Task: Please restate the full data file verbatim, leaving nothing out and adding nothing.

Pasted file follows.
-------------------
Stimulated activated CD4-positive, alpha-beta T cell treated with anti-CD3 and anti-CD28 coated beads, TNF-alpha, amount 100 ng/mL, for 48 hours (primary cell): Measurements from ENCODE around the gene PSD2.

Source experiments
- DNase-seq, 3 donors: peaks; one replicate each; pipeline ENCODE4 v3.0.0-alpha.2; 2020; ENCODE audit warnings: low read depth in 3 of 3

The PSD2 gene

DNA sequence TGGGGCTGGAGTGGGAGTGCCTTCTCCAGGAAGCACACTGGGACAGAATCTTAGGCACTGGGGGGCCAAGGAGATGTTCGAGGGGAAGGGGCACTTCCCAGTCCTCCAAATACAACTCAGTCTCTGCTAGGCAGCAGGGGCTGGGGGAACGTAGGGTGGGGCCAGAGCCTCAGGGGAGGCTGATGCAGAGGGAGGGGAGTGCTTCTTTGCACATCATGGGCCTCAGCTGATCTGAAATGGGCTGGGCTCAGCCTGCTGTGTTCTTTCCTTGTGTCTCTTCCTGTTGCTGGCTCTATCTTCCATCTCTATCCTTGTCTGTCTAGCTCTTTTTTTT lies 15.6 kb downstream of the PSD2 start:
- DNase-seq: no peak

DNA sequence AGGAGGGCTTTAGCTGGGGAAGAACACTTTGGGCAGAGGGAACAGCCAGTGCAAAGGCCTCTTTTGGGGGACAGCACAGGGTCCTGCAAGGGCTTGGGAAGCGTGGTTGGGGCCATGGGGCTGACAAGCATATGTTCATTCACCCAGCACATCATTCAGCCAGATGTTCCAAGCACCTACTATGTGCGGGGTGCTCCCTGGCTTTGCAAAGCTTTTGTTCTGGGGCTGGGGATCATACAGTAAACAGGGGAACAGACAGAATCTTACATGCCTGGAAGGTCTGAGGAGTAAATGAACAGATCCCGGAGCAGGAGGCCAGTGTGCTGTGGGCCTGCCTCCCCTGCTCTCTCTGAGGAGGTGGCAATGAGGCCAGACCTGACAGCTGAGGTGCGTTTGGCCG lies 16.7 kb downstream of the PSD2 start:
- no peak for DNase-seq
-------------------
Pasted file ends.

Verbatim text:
Stimulated activated CD4-positive, alpha-beta T cell treated with anti-CD3 and anti-CD28 coated beads, TNF-alpha, amount 100 ng/mL, for 48 hours (primary cell): Measurements from ENCODE around the gene PSD2.

Source experiments
- DNase-seq, 3 donors: peaks; one replicate each; pipeline ENCODE4 v3.0.0-alpha.2; 2020; ENCODE audit warnings: low read depth in 3 of 3

The PSD2 gene

DNA sequence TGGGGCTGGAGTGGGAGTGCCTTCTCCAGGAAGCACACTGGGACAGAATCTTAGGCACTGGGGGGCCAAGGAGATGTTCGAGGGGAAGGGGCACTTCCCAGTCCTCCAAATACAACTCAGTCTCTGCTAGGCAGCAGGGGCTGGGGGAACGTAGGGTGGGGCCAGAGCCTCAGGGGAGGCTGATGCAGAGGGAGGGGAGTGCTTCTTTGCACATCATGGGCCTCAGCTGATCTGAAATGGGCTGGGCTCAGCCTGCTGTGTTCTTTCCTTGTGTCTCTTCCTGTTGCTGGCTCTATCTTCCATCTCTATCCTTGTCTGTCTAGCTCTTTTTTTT lies 15.6 kb downstream of the PSD2 start:
- DNase-seq: no peak

DNA sequence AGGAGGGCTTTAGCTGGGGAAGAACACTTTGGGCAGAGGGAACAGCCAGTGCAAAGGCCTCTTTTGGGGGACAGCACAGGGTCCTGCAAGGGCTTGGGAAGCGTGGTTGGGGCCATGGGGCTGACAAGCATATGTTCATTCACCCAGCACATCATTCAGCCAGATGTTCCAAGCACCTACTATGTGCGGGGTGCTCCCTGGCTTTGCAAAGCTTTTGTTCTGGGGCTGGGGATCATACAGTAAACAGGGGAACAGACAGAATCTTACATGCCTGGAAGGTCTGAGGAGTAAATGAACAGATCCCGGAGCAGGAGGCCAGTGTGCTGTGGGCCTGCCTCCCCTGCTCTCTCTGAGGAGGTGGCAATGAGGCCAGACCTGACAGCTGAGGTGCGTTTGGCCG lies 16.7 kb downstream of the PSD2 start:
- no peak for DNase-seq